The first thing I did was to write down the amounts of my coverage and any deductible or uncovered items. If I wanted to compare, it had to be apples to apples. Fair! I made three phone calls and talked to and received a quote from three companies. I got a great quote from one of them and almost signed on the spot but decided to share the quote with my existing company and see if there was any chance they would lower my premium to, or near to, that level. I felt some degree of loyalty and thought it worth a try.
I explained the situation to the phone agent of my existing insurer and told him I was going to transfer my insurance because I could lower my cost substantially. He asked if he could put me on hold (good manners and training) while he checked on a special program that he thought might apply to me. The bottom line is that I ended up with a quote from my existing company even lower than my lowest other quote. It pays to shop!
Estate Document Review
As a financial planner, I saw some very sad situations due to a lack of attention when life circumstances change. With any major change—death, divorce, children, marriage, etc.—legal documents need to be reviewed, reassessed, drawn, or redrawn.
I will never forget the wife of a deceased client who sat before me crying because her husband had not changed the beneficiary of his retirement account from the former wife he divorced years before. Her husband happened to be a new client to our branch, and we had not had the chance to review his accounts and his beneficiaries with him. He had obviously unintentionally overlooked this detail and it left his new family in a financial bind.
My personal estate planning documents were originally drawn in Illinois (newly married and no kids). When we moved to Arizona (a community property state) and started our family, they were all reviewed and redrawn. When I divorced and moved to North Carolina, they were again revised. Back to Arizona and another review. (States have different legal requirements so it is essential to have a review after a move.) My sons became adults and I decided to make some changes to give them more control.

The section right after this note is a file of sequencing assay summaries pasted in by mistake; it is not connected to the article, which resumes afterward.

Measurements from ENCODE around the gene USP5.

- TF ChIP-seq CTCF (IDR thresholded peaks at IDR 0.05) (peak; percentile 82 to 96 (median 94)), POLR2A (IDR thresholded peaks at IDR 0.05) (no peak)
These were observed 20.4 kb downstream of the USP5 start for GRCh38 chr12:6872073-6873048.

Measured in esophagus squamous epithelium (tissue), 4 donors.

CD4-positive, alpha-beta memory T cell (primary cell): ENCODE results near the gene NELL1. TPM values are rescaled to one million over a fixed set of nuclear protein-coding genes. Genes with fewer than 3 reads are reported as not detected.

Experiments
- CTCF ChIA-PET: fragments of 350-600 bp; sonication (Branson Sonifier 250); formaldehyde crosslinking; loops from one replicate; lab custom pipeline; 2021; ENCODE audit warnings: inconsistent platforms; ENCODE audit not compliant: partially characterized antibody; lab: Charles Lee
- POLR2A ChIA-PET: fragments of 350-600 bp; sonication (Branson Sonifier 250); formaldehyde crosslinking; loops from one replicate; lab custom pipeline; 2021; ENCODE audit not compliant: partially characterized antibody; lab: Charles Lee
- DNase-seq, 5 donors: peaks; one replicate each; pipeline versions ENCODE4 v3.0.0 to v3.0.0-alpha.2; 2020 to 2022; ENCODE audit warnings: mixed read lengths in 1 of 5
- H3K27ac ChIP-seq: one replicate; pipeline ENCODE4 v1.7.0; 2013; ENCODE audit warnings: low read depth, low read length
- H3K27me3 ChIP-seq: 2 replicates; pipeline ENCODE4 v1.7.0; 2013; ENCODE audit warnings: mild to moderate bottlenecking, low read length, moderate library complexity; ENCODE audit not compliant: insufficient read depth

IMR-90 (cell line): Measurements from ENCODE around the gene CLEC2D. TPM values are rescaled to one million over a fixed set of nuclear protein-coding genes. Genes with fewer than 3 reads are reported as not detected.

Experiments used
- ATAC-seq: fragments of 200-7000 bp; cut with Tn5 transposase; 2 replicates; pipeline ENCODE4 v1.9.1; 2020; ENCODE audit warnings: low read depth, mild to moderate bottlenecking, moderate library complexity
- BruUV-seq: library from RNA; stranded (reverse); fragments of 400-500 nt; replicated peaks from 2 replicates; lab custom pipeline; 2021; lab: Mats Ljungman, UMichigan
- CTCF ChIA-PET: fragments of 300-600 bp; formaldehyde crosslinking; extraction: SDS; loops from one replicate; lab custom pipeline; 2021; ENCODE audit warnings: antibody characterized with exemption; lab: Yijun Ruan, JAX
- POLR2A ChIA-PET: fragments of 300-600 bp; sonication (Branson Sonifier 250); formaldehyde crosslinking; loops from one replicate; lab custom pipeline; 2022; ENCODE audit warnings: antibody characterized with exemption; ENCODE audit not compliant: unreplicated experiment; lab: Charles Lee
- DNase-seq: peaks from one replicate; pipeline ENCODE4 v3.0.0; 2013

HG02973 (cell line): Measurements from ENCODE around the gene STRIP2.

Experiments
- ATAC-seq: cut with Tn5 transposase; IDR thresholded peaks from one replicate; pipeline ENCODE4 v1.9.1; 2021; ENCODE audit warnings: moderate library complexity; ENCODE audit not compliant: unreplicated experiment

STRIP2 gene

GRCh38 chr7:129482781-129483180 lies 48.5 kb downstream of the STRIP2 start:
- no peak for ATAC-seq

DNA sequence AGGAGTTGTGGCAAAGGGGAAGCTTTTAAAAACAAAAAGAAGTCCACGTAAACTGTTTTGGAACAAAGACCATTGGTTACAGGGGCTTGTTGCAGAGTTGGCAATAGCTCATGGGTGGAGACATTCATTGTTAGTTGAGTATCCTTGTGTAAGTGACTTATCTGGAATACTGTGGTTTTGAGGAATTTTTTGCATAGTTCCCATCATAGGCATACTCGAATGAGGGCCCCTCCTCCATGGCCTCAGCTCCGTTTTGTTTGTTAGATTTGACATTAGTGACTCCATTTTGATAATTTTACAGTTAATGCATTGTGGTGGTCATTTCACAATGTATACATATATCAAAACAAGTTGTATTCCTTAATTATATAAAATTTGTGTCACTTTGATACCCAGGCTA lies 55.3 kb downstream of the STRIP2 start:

The people I want to make decisions about my health—both medical and mental—have changed. How I feel about life-prolonging efforts has changed. How I want any remaining assets distributed has changed. Some of my non-profit beneficiaries have changed. For those of you with minor children, the people you name to take the responsibility to raise your children may change.
For most of us, these changes do not happen frequently, but the consequence of no change can be devastating. Please do not assume that the above list is all encompassing. You are unique and your circumstances may require other analyses. Financial diligence should not be taken lightly. It may make the difference in the life or lives of those you love.
Some of the above topics are covered in more depth in my book, How to Dress a Naked Portfolio. It is available on Amazon in both paperback and e-book format. It may also be available in your neighborhood bookstore. Please refer to my website, bevbowers.com, for that list.
Bev Bowers, CFP®
Legal Notice: This document is intended to be informational only. Beverly Bowers does not render legal, accounting, or tax advice. Please consult the appropriate legal, accounting, or tax advisor if you require such advice. The opinions expressed in this report are subject to change without notice. The information in this report is from sources believed to be reliable but are not guaranteed to be accurate or complete. All publication rights reserved. Use of this material is subject to the Copyright restrictions described on BevBowers.com.
Certified Financial Planner Board of Standards, Inc. (CFP Board) owns the CFP® certification mark and the CERTIFIED FINANCIAL PLANNER™ certification mark in the United States, which it authorizes use of by individuals who successfully complete CFP Board’s initial and ongoing certification requirements.